For the longest time, the Southeastern US was considered an afterthought as a beer destination. With ABV caps in some states and a relatively limited brewing history to draw from, the regions brewing culture was laggard compared to some other parts of the country. That the American Southeast is now home to one of the more vibrant, thriving, and forward-thinking brewing scenes is simply amazing. Leading the charge is North Carolina, especially the city of Asheville, which has become widely recognized as one of America’s best beer cities. Erik Lars Myers new book, North Carolina Craft Beer and Breweries, is the first comprehensive microbrewery and brewpub travelogue and guide of North Carolina, from the Outer Banks to The Great Smokies, and every craft pit stop along the way.

It is poetic kismet that Myers penned this beery tribute to North Carolina, as anyone who has met him will immediately sense his passion for beer. His résumé includes the North Carolina Brewers Guild, the website, Cicerone Certification and brewmaster/owner of recently opened Mystery Brewing Company in Hillsborough, NC. The book reflects his personal connection with those that drive the industry in North Carolina, with a complete collection of individual brewery vignettes, many with first person accounts from the brewers themselves. This alone makes it a unique guide, a touch of rich conversational intimacy. Myers seats you on the barstool and in the brew house of every stop, showing that every brewer is different, yet all have a fairly similar story to tell. Each brewing establishment is given three or four pages, and every portrait captures the mood and philosophy of the venue. In addition, all are prefaced with a cover page of all information needed to access the brewery (website, address, hours of operation), and a regular and seasonal portfolio of brews. The book is conveniently organized by region: The Mountain, Piedmont, Triangle and Coast. He also lists the thirteen breweries in the works, a testament to his thorough and tenacious research, and a nod to the robust state of the state.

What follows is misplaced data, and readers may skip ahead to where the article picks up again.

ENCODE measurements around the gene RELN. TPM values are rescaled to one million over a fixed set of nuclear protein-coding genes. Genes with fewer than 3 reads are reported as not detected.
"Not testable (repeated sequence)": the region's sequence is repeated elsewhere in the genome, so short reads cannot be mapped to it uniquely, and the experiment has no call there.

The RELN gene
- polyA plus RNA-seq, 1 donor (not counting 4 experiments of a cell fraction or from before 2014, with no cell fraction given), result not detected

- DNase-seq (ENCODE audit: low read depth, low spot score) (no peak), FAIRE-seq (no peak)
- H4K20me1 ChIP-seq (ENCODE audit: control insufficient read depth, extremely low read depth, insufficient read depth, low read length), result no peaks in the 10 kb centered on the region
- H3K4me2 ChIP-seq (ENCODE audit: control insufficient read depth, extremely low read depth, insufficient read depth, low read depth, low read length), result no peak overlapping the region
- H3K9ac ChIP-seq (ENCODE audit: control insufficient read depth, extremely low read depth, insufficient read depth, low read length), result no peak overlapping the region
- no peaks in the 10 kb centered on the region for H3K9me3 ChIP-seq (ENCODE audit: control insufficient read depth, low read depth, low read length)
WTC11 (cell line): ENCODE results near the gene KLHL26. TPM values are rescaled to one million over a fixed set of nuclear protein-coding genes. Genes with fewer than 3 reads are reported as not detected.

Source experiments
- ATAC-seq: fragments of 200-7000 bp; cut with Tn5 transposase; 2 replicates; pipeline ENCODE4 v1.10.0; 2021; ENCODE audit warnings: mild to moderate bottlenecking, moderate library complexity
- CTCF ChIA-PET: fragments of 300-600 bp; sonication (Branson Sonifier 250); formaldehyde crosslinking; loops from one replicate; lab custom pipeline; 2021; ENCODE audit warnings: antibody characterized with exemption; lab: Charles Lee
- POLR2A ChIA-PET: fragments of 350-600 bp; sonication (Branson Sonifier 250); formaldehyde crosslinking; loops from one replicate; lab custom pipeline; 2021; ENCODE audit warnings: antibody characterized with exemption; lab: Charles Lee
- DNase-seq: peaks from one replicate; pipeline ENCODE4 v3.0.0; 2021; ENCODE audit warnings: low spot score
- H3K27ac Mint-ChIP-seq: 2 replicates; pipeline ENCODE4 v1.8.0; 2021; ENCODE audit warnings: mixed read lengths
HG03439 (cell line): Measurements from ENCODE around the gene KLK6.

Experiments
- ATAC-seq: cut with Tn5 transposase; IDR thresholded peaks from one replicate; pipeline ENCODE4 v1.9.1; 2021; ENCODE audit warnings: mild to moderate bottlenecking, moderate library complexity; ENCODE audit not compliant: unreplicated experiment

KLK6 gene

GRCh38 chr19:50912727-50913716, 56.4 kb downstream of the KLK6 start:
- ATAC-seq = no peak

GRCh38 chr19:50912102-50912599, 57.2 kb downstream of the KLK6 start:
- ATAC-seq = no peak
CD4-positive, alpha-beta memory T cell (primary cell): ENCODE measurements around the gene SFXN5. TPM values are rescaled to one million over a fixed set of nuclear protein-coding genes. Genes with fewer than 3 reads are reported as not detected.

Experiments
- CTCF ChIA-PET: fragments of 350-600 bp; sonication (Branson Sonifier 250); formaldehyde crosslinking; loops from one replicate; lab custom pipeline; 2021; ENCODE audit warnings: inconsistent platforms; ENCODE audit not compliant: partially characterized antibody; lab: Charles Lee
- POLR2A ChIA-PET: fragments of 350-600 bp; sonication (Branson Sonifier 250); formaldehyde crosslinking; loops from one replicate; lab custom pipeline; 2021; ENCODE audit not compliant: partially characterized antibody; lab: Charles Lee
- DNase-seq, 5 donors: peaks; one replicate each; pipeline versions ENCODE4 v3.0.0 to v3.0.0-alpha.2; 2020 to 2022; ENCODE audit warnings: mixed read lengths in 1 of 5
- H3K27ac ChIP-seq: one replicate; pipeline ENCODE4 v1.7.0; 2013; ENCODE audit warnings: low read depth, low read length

Sprinkled amidst the main text are important and noteworthy aspects of the North Carolina scene such as the Brewers Guild, a blossoming hop farming industry, and touchstone festivals and events. Also of note is a short tribute and account of Pop The Cap, the 2005 watershed legislation that lifted the 6% ABV limit that kicked the statewide industry into high gear. Myers artfully captures and conveys to the reader this vital and interesting moment. A brief history and timeline of North Carolina brewing sets up the book quite nicely in the first few pages. Myers’ beer advocacy also shines through with a few pages on the brewing process and beer styles, an appendix listing of stellar bottle shops (essential for both residents and visitors) which rival any in the United States and the abovementioned breweries pending, and a glossary of brewing terms.

There may be no more devoted and jovial Pied Piper for beer than Erik Lars Myers, and North Carolina is lucky to have him. His barnstorming book is not only a touring essential for the state, but also a perfect reflection and manifestation of his attitude, vision, investment and energy for the craft. Put both the book and a trip to North Carolina on your bucket, or rather, pint glass, list of essential attractions.